A local reverend who runs a Web site alleging government corruption has been indicted on 17 counts of fraud in an advertising ripoff.
Over the last three years, John Stone (pictured), 52, persuaded several area business owners to fund missing-children advertisement on benches outside stores, says the Maricopa County Attorney's office..
Authorities say Stone would approach business representatives and sell the advertising space for $700 to $1,800, telling them he'd put pictures of missing kids on them. Yet in the "overwhelming majority of the cases investigated," no advertising was ever put on a bench. And in the few cases where it was, Stone apparently had no authority to put the benches in front of the stores.
When we tried to call Stone for comment, his voice mail referred us to his wife's anti-corruption Web site, www.theexposure.com. Articles on the site allege dirt on federal judges, the County Attorney's Office, and the probation department (with which Stone is familiar because of a past conviction). The tone of the Stone family Web site gave us pause for a minute. One document from the probation department orders Stone to shut down the Web site in apparent conflict with the First Amendment. Could it be that authorities are now railroading Stone with this alleged advertising fraud to shut him up?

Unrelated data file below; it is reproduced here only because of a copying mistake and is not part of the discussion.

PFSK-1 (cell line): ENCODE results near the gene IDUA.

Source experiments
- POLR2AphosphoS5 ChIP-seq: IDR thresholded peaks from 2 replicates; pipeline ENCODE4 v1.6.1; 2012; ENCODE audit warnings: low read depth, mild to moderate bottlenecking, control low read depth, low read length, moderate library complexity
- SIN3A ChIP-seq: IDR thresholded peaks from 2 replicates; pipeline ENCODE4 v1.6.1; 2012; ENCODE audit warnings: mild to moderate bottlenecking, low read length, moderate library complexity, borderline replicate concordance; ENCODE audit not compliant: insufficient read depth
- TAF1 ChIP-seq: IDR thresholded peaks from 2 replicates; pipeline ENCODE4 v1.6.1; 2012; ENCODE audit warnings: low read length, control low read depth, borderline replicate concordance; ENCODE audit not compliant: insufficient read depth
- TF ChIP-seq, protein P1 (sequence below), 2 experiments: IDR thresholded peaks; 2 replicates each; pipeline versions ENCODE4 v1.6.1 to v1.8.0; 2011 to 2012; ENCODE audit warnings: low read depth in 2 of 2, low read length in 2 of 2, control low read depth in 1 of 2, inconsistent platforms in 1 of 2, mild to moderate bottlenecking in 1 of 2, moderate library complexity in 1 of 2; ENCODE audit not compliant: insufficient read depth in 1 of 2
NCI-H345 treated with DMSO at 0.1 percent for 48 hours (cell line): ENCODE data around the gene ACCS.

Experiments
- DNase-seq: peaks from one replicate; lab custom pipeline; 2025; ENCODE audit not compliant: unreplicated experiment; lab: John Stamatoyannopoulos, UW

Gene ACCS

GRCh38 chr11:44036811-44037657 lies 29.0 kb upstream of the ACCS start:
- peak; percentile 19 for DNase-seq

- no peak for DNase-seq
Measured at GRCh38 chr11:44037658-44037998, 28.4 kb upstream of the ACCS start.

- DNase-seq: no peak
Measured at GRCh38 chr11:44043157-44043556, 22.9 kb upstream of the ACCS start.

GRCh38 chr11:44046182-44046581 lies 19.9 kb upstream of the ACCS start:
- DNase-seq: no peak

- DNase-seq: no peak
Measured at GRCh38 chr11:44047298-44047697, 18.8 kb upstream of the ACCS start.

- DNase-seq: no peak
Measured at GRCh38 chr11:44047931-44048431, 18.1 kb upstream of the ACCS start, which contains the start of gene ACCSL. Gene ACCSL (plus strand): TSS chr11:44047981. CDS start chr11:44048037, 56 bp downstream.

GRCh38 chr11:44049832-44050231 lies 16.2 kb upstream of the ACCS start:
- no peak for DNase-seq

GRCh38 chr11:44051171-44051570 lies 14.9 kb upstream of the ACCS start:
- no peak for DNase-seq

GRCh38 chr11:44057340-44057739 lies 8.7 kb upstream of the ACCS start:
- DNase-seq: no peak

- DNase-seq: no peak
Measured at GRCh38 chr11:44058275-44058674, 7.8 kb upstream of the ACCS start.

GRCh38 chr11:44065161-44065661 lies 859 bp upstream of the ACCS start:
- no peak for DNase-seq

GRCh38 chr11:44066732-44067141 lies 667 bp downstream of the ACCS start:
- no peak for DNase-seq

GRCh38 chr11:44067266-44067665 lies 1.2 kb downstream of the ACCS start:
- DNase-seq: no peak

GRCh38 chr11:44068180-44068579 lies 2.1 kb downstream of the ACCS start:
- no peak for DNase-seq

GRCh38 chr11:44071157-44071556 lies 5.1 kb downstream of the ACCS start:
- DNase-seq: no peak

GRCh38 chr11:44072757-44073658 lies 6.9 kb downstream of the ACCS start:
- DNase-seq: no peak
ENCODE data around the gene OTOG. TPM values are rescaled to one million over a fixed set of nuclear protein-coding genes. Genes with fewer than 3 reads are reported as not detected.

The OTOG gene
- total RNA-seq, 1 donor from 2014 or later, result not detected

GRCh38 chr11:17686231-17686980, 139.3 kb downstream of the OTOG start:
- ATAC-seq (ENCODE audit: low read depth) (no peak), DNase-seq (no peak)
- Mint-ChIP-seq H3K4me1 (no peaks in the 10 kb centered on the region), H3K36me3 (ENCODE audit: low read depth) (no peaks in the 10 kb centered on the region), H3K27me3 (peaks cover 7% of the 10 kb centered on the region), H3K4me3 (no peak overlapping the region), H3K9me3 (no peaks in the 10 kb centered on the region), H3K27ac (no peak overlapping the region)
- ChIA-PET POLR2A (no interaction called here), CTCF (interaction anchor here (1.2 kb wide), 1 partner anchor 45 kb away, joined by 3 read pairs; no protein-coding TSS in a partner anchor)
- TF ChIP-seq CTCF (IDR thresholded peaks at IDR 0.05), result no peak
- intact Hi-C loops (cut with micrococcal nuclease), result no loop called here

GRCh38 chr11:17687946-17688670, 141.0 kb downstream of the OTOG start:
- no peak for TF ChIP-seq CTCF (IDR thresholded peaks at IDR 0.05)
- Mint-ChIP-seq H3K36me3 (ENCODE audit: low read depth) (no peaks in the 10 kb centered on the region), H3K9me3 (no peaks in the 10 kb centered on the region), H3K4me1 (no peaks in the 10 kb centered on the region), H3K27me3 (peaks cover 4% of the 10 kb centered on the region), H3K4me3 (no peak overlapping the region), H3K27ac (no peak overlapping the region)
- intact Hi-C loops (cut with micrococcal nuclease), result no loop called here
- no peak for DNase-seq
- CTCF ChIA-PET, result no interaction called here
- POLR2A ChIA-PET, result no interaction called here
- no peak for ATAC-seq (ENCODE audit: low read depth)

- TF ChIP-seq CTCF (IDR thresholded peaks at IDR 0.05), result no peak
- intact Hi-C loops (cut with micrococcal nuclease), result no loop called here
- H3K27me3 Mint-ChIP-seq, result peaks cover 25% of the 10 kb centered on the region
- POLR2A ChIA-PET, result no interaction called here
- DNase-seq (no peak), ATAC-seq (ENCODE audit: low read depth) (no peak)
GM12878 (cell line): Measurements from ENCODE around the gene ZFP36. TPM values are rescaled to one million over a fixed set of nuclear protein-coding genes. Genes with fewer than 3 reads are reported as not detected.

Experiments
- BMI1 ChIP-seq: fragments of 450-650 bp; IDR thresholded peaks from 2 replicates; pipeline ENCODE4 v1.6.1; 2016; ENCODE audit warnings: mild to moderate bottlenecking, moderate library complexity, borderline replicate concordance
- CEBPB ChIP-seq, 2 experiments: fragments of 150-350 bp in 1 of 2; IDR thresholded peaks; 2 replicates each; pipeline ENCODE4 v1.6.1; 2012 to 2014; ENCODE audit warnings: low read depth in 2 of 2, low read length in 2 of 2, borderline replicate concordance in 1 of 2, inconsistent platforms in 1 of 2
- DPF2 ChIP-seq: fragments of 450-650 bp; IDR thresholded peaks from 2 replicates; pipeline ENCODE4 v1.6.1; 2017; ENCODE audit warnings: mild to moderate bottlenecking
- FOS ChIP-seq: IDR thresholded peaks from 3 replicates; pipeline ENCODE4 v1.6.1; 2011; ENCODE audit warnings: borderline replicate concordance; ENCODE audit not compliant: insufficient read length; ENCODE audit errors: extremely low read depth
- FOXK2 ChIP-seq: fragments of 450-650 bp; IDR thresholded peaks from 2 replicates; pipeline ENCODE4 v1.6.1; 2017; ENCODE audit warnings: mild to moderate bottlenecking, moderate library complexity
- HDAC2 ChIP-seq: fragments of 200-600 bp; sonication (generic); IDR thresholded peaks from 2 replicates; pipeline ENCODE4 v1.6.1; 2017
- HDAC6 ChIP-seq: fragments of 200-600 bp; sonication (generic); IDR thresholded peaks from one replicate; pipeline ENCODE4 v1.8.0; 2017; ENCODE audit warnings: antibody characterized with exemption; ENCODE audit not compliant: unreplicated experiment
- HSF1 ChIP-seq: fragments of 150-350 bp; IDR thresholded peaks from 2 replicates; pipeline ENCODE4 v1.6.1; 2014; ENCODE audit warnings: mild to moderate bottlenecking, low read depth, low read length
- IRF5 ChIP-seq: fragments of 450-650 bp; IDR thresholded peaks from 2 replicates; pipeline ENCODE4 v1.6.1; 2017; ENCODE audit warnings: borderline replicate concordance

It doesn't look like it.
In the short time we spent perusing theexposure.com, it became obvious the prolific Stone, (author of a 2000 true-crime book) doesn't have the goods on the officials he's targeting. For instance, the site says of Maricopa County pro-tem Judge David Fletcher:
Fletcher admits that he took a pay-off to rig and conduct the August 13, 2008 illegal hearing. Fletcher claims he committed the crimes to further a 3-year cover-up to prevent the arrests and prosecutions of Maricopa County officials, State and Federal Judges, Kent and Kristina Harding, and many others.
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No evidence is presented that Fletcher ever said or wrote such a confession. Another entry is written as though the author was U.S. District Court Judge Mary Murguia.
One interesting thing, though: Stone claims a couple of men fired shots at his car a few days ago, and authorities are doing nothing about it because of his activism.
Whatever's going on in that case, though, it seems separate from the bench-advertising accusation. Stone allegedly left a long trail of victims, one of whom took the time to create an anti-Stone Web site. That site claims Stone made $28,000 in the scam in just six months, though that could not be confirmed.
New Times likes to write about possible government corruption whenever possible, but Stone's claims don't clear the bar.